f) Propagation method(s) and management
The information on propagation methods and management of the species has partly been collected from farmers and key informants on the spot and/or has been added and completed from various publications, i.e. Bekele-Tesemma et al. (1993), Maundu et al. (1999), Katende et al. (1999) and Schippers (2000). The propagation method seedlings indicates that farmers raise the species purposely on-farm in a rudimentary nursery. Propagation by wildlings means that farmers know of the utility of a certain plant species of which they collect and transplant wild seedlings from the bush into their farm. Direct sowing indicates that a certain plant species is suitable for being propagated by directly sowing the seeds at suitable place on farm. Propagation by cuttings and root suckers, two common vegetative multiplication techniques, indicate that the plant species is recommended for these techniques and that farmers themselves practice and prefer the technique. Even though the ability to coppice is not a propagation method per se, but rather a management practice, it is still indicated under propagation methods for the plant species for which it suits. Current management techniques used by farmers are briefly mentioned. Usually a certain management technique is applied for example to reduce negative side effects such as shading of a tree on adjacent crops etc. Most common management practices for trees are for example copping, lopping and pollarding.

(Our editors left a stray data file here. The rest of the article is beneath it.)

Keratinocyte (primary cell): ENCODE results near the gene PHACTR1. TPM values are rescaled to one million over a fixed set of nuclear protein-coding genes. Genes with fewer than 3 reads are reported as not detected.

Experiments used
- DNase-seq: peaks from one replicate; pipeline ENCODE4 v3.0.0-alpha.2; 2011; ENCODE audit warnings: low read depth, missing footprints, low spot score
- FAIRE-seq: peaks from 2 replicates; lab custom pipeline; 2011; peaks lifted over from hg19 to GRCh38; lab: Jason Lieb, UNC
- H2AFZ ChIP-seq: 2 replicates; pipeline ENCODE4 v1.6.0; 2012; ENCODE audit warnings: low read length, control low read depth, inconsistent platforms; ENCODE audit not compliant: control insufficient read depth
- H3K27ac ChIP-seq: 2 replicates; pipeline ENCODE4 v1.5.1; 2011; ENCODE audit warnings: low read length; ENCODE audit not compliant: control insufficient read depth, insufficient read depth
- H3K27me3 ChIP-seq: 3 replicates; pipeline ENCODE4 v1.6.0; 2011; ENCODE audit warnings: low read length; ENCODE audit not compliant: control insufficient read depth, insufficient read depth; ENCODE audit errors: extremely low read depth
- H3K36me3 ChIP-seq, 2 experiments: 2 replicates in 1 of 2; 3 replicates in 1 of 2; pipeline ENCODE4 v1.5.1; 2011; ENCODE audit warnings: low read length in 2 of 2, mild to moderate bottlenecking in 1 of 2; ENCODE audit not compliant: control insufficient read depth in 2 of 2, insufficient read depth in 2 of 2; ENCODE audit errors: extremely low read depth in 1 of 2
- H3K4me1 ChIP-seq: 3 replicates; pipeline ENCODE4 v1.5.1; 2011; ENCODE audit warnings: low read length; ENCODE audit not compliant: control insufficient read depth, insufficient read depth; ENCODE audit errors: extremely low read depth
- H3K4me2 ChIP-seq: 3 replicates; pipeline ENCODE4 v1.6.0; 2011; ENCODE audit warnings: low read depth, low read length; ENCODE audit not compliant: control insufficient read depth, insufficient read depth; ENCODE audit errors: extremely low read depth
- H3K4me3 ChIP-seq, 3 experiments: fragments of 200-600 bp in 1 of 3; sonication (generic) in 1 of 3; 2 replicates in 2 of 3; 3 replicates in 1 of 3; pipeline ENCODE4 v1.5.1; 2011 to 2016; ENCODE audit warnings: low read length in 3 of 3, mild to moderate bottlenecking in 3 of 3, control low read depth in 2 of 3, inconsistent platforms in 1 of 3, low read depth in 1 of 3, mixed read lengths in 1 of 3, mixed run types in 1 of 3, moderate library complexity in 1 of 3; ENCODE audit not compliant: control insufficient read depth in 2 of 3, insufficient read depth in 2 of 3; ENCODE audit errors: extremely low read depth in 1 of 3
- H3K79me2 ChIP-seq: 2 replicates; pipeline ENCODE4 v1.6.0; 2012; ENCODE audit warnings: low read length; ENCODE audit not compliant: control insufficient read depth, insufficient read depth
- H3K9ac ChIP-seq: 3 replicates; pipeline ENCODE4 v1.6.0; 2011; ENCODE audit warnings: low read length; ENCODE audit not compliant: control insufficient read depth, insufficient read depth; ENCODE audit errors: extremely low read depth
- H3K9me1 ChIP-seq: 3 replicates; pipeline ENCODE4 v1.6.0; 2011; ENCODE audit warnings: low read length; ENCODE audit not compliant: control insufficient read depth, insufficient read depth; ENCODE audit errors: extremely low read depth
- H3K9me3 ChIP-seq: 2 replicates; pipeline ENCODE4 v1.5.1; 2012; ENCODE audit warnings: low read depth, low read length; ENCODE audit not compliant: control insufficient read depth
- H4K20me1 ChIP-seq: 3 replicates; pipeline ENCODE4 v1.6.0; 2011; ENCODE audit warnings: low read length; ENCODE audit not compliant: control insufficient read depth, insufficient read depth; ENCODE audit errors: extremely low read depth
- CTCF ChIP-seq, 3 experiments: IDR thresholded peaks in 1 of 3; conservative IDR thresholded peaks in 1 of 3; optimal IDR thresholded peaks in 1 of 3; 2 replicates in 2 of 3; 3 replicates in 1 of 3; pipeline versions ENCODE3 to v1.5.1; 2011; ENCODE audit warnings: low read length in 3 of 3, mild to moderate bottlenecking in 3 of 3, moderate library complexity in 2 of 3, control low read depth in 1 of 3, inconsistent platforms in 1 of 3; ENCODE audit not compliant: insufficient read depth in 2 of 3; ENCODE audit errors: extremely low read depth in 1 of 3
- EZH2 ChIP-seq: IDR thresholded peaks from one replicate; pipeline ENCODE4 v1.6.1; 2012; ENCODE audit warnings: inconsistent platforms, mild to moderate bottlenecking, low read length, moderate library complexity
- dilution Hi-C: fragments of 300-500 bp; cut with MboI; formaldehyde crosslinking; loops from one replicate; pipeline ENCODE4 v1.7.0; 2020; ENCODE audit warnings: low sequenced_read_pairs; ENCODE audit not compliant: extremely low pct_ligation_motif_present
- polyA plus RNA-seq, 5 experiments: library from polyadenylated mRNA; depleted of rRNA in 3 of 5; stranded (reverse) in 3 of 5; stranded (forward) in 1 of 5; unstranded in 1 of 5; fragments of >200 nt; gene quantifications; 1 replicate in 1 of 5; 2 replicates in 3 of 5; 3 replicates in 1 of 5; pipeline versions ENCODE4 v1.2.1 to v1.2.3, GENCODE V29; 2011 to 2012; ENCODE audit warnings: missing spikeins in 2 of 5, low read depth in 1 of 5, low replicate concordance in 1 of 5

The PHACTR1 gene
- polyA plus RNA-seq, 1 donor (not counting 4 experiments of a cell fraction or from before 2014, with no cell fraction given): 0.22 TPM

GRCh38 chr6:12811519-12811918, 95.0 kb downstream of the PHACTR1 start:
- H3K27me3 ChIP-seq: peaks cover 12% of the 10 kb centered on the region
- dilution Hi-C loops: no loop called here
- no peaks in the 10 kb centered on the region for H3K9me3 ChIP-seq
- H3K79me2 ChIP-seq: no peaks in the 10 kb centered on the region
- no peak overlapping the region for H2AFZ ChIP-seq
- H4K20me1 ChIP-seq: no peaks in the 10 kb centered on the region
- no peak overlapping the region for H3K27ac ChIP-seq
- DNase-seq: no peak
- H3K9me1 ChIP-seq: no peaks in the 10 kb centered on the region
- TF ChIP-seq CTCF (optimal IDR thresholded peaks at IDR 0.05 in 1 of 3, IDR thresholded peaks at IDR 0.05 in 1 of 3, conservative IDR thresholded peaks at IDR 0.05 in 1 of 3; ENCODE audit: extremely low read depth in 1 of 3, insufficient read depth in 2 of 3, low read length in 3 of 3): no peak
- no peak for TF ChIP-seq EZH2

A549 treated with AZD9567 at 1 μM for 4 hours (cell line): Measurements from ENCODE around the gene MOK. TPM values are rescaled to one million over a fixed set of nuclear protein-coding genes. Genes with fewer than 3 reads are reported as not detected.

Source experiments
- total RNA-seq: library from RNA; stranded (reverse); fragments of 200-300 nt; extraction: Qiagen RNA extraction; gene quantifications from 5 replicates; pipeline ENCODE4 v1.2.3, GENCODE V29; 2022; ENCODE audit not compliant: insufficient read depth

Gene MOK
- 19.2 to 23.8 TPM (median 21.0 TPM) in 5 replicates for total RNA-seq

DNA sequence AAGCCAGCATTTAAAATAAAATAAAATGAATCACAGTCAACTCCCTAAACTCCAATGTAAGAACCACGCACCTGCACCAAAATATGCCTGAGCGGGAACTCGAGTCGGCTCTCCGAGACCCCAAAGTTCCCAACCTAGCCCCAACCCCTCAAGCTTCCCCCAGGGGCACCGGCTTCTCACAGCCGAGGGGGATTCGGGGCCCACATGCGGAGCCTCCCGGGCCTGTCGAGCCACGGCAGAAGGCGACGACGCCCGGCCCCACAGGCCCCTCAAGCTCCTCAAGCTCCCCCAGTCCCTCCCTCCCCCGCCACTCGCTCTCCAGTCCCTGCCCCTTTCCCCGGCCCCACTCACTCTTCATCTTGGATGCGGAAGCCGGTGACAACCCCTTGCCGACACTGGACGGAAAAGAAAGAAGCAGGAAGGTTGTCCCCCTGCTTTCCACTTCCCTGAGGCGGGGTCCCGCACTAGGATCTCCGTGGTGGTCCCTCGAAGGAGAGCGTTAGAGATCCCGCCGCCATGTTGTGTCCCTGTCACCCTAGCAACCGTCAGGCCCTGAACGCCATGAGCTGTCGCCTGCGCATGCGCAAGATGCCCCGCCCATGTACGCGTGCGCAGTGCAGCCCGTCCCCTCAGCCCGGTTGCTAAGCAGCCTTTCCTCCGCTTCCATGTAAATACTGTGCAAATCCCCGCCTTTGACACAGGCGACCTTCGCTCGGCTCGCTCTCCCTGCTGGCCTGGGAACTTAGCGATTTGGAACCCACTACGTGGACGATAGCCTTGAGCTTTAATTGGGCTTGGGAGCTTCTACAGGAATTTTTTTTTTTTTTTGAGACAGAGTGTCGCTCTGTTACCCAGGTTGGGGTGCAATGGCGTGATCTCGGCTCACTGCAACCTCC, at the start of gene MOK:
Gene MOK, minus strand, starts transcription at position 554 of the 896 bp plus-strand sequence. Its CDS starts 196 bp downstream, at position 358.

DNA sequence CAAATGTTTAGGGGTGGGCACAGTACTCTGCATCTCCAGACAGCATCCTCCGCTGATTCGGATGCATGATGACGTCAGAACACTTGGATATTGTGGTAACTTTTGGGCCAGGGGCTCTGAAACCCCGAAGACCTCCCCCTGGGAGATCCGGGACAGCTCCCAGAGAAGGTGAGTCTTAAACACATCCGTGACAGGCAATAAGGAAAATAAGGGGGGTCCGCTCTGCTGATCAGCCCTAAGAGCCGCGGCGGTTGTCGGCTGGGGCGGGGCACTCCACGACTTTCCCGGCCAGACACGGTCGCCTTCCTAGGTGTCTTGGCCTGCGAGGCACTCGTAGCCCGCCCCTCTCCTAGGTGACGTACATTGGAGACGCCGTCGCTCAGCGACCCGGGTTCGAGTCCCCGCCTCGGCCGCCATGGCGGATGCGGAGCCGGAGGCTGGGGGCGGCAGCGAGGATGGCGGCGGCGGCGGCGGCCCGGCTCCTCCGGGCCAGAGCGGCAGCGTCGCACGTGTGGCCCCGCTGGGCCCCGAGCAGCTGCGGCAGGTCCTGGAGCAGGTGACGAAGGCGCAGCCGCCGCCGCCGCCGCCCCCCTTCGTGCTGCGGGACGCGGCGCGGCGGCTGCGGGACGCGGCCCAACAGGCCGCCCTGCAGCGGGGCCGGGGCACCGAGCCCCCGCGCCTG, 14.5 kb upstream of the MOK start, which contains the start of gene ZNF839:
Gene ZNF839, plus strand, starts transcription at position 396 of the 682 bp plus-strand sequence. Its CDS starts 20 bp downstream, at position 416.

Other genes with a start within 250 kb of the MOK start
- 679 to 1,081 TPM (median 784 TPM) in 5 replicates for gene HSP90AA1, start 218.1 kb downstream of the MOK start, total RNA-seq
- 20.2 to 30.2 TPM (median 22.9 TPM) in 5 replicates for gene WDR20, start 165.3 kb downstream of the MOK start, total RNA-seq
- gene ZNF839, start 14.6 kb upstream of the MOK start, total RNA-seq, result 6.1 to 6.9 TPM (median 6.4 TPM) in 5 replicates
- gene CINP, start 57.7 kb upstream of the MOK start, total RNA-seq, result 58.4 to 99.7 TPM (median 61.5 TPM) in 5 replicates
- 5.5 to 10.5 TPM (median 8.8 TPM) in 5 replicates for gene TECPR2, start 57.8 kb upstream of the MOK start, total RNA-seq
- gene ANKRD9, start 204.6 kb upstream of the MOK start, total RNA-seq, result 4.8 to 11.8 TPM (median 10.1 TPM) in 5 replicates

g) Sample location(s)
The approximate location of the place from where samples and specimen were found and collected, is indicated by either a geographical (e.g. Segen River) or an administrative (e.g. Jarso Kebele, Konso Special Woreda) reference or both references together.
Under this category, information is listed that does not necessarily fall under the above listed descriptive categories, such as information concerning additional uses of the described species, i.e. medicinal, firewood etc. or any unusual or unique qualities or characteristic. Some information on traditional values and proverbs existing within certain communities on the listed plant species are also found under this category.
1 For definition and classification description refer to section 'General Description of Wild-Food Plants' on the Field Guide link in the left hand column.
2 For some species, the available information is not sufficient to allow a classification into one of the four categories. Therefore, please see the non categorized section in the Field Guide on your lefts as this is a special section for temporary non-classified or non-identified wild-food plant species.
3 Unfortunately, mostly only part of this information can be documented for time being. For the second version of this guide we are hoping to accumulate and file more accurate and useful information as well as to complete or at least to beef up the many files with unfortunately only very meagre information of very limited use.